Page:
2 of 2 people found this review helpful

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    5 out of 5 stars
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  • Arnold Layne
  • 06-17-14

Brilliantly funny memoir

What did you like most about Stalin Ate My Homework?

Alexei Sayle has always been a funny man and his presentation of this book is no exception. I suspect I would find the written version just as funny, but having the book read by the man who lived it seems to add something in this case. A very interesting life he has led.

Who was your favorite character and why?

Alexei obviously because it would be pointless to buy an autobiographical book about someone you are not interested in.

Any additional comments?

Brilliantly funny if you like Alexei Sayle...if not then go away and stop wasting your life looking up stuff you don't like online.

2 of 2 people found this review helpful

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    5 out of 5 stars
  • mr
  • 05-14-11

Top stuff

Great stories from an unconventional childhood. Lovely writing, amazing characters, great narration. Had me in stitches on several occasions, looking forward to the next instalment.

2 of 2 people found this review helpful

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    5 out of 5 stars
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    5 out of 5 stars
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    5 out of 5 stars
  • stephen
  • 05-18-13

A Real Treat.

If you are familiar with Alexei Sayles work as a ground-breaking comedian, being both original and exceptionally honed in his craft, and thought to yourself, how did he get like that? Well, this book explains it all (ish).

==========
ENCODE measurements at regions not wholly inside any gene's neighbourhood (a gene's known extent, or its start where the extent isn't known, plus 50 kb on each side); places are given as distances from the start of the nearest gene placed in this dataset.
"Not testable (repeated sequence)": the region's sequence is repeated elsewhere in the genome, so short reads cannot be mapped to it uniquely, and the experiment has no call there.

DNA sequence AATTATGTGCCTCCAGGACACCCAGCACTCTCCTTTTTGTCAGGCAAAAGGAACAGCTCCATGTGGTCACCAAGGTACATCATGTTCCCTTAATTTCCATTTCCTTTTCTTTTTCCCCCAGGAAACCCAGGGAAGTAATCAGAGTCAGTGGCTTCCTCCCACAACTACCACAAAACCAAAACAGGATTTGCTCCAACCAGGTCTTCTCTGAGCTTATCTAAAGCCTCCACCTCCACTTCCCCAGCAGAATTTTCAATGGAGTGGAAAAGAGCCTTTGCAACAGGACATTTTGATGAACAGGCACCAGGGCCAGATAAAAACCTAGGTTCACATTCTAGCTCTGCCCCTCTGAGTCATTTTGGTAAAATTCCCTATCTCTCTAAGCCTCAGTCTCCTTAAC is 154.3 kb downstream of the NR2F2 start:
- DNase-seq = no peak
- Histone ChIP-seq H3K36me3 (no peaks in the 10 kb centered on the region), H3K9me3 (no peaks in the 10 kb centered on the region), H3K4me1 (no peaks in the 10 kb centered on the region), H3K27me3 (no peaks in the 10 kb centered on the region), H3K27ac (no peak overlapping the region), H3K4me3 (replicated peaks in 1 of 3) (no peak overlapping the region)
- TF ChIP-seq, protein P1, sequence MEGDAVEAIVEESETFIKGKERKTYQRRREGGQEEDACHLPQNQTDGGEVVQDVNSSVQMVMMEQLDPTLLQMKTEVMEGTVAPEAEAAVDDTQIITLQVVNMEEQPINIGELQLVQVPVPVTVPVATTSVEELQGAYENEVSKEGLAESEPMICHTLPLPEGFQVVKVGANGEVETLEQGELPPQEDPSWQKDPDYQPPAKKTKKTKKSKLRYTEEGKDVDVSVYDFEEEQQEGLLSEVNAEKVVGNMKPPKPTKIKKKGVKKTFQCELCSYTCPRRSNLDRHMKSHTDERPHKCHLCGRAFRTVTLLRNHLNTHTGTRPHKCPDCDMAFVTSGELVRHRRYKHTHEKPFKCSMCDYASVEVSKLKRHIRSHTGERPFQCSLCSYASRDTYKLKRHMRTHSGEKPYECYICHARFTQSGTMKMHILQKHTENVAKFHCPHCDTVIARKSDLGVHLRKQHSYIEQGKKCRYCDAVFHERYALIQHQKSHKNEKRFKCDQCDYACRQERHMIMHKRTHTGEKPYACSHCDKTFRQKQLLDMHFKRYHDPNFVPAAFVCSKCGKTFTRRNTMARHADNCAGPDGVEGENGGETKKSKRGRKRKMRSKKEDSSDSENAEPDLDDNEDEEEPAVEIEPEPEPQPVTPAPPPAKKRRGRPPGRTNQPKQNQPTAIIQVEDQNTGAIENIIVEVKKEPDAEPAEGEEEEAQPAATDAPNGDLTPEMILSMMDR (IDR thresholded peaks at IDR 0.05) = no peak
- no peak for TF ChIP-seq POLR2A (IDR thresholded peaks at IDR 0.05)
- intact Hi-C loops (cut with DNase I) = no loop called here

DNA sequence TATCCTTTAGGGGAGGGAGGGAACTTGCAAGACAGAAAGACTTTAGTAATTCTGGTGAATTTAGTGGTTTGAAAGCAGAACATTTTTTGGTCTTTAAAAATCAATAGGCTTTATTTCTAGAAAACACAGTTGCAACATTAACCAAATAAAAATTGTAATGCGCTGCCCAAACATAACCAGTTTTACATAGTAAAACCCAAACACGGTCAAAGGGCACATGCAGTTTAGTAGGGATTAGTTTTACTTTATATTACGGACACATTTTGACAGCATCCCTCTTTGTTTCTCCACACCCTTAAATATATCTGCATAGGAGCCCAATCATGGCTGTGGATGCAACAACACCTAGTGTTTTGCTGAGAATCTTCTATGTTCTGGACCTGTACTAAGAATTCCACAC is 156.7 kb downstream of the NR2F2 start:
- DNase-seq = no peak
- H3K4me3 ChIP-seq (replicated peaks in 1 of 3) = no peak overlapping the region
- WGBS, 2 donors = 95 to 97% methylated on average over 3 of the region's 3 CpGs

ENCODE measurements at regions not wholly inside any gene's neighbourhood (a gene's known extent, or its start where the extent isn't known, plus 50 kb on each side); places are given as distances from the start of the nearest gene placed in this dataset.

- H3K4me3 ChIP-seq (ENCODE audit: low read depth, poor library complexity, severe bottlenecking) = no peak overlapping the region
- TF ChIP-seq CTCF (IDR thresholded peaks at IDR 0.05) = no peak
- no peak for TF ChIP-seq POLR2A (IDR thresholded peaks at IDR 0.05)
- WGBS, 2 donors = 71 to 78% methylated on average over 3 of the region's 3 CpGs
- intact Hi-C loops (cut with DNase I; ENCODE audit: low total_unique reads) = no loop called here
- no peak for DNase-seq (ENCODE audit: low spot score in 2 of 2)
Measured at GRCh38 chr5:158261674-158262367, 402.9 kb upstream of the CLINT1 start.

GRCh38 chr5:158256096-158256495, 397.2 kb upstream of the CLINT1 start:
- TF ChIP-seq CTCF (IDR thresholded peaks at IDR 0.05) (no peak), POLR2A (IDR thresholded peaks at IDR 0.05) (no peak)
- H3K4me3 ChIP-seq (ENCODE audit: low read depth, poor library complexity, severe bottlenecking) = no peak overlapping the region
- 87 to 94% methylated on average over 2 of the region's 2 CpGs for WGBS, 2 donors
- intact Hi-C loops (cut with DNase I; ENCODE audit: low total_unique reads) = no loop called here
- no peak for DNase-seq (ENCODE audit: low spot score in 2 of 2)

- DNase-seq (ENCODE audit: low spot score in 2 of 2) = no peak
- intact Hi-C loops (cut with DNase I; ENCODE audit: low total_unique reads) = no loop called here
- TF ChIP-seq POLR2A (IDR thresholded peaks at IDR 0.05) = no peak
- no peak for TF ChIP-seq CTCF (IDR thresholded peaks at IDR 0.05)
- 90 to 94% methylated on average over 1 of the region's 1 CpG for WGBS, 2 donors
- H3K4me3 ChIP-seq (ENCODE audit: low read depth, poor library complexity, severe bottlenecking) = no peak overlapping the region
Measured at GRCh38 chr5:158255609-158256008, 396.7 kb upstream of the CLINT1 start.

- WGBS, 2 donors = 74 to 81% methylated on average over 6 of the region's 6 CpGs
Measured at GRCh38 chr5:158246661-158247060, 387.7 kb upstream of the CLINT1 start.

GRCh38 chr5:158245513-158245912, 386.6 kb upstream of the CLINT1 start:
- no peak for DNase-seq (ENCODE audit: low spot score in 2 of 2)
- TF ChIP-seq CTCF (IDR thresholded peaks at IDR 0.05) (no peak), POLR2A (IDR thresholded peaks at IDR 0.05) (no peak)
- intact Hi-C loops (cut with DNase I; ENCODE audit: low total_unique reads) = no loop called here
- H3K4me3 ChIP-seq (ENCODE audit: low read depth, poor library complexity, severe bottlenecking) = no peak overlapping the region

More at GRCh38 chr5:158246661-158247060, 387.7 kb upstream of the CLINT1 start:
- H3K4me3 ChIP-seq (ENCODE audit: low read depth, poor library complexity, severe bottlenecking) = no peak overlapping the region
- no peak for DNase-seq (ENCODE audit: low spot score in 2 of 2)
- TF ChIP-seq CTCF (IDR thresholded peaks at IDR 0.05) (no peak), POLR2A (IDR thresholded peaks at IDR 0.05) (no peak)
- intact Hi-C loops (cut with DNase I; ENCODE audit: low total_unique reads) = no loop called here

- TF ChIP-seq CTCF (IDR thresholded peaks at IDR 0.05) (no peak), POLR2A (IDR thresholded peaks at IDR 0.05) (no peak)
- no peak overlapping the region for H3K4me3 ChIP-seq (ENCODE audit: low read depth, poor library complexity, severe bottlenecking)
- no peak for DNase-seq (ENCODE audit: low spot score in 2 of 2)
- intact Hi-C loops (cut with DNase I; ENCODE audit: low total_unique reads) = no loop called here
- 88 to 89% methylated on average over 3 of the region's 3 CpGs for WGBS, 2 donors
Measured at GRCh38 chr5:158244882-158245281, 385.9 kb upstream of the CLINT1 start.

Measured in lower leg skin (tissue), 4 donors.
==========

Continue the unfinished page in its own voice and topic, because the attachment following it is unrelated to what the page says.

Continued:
The book is touching and endearingly well written and with Alexei reading it, it is probably the best way of experiencing the story. Did I mention that it is also extremely funny too. Alexei Sayle comes across as a really nice man from a wonderfully loving and interesting family.
Enjoy, I certainly did.

1 of 1 people found this review helpful

  • Overall
    3 out of 5 stars
  • Smuggler
  • 09-01-12

OK, but gets a bit dull and only goes to age 18

Alexi Sayle has had an unconventional life, which makes for an interesting story in part. His narrative style is a bit dull though.
Overall I enjoyed this, but was disappointed that it only covered the early part of his life

1 of 1 people found this review helpful

  • Overall
    5 out of 5 stars
  • John Waring
  • 05-22-11

Recommended!

Always entertaining and occassionally laugh out loud funny - which got me a few curious stares down at the gym.

1 of 1 people found this review helpful

  • Overall
    4 out of 5 stars
  • Simon
  • 04-16-11

Stalin ate my homework

As expected full of humour and Communism! I passed it onto my 17 year old daughter who is studying politics, it helps her put a 3rd dimension and a human face in to late 20th century communism as I experienced it in a very similar way at home and as a serviceman watching Soviet AGI trawlers.

1 of 1 people found this review helpful

  • Overall
    4 out of 5 stars
  • Rowan
  • 11-19-10

Funny easy listen

Great little book. I cover two or three books a week and i hear a lot of guff but this is certainly a funny listen. Easygoing and funny. Cant imagine him with long hair mind

1 of 1 people found this review helpful

  • Overall
    5 out of 5 stars
  • Robert
  • 11-14-10

FANTASTICALLY HONEST AND WELL WRITTEN

Sayle's is the most self-insightful and honest autobiography I have ever read. It is funny, poignant and tells you a lot about Liverpool, communism, being a delusional, semi-outsider. It is funny but in a wry self-deflating way. The style never palls and he is a thoroughly engaging narrator. A great achievement for someone who only got 4 O levels! I am an automatic buyer for the next volume. Will he be able to be that frank is the second installment?

1 of 1 people found this review helpful

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  • peter brasier
  • 11-06-17

you old lefty you

Very engaging. Well done. A very human account of a loving family. A kind reflection.